The contents of this article are correct as at 31 July 2013.
Public Interest Criteria ("PIC") 4020 was introduced in April 2011 to reduce the level of fraud found in visa applications, and originally only applied to General Skilled Migration and Employer Sponsored visa subclasses. It was then extended to Business Skills and Student Visa applications. From 1 July 2013, PIC 4020 now also applies to Family Visa applications including partner, parent and child visas. As PIC 4020 is assessed at time of decision, all applications not yet finalised at 1 July 2013, as well as any new applications made from 1 July 2013, will be subject to PIC 4020.
Public interest criteria (PIC) 4020, enables the Minister or his delegate, to refuse to grant a visa where a visa applicant:
“has given or caused to be given, to the Minister, an officer, the Migration Review Tribunal, a relevant assessing authority or a Medical Officer of the Commonwealth, a bogus document or information that is false or misleading in a material particular in relation to:
- The application for the visa; or
- A visa that the applicant held in the period of 12 months before the application was made.”
A visa applicant who is found to have provided false or misleading information as part of their current visa application, or a recently obtained visa, will have their application refused. In addition, they will be prevented for a three year period from making any further visa application for a visa which is subject to PIC 4020.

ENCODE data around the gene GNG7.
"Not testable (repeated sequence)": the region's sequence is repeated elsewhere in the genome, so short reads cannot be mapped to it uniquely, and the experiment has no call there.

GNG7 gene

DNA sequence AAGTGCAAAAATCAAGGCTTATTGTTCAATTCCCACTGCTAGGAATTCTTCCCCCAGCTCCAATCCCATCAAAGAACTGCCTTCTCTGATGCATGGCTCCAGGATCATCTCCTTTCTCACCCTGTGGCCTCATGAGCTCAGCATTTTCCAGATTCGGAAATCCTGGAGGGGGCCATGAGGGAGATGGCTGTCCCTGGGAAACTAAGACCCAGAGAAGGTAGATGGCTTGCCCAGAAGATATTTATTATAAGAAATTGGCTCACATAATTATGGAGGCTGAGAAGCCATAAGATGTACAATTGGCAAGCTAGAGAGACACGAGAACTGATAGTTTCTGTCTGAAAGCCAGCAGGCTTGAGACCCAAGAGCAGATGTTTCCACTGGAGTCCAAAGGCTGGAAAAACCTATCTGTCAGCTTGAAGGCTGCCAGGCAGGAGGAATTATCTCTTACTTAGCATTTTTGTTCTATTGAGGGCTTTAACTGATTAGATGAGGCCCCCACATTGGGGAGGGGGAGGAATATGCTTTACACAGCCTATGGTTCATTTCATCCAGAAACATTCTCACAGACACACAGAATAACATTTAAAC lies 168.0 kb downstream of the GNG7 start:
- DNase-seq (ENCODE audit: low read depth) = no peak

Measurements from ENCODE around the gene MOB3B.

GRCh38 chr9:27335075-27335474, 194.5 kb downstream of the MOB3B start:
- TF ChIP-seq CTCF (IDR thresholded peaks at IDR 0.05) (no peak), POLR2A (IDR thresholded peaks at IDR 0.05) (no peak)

Applicants should be aware that the wording of the provision permits a visa application to be refused, even if the applicant did not knowingly provide the false or misleading information with their application. This goes a step further than the common meaning of fraud which requires a person to intend to provide the false information for personal gain. Applicants should therefore ensure they carefully review all information and documentation before it is submitted to the Department of Immigration, or any other organisation who is involved in the visa application process.
An exception to the three year bar on visa applications exists where a person can show that the grant of the visa is in the interests of Australia, or there are compelling and compassionate circumstances affecting the interests of an Australian citizen, Australian permanent resident or eligible New Zealand citizen. The decision to waive the application of PIC 4020 on these grounds is within the discretion of the case officer assessing the application and will depend on the particular circumstances of each case.
If you believe you may be at risk of having a visa application refused due to PIC 4020 or require assistance in seeking a waiver of PIC 4020, please feel free to contact us.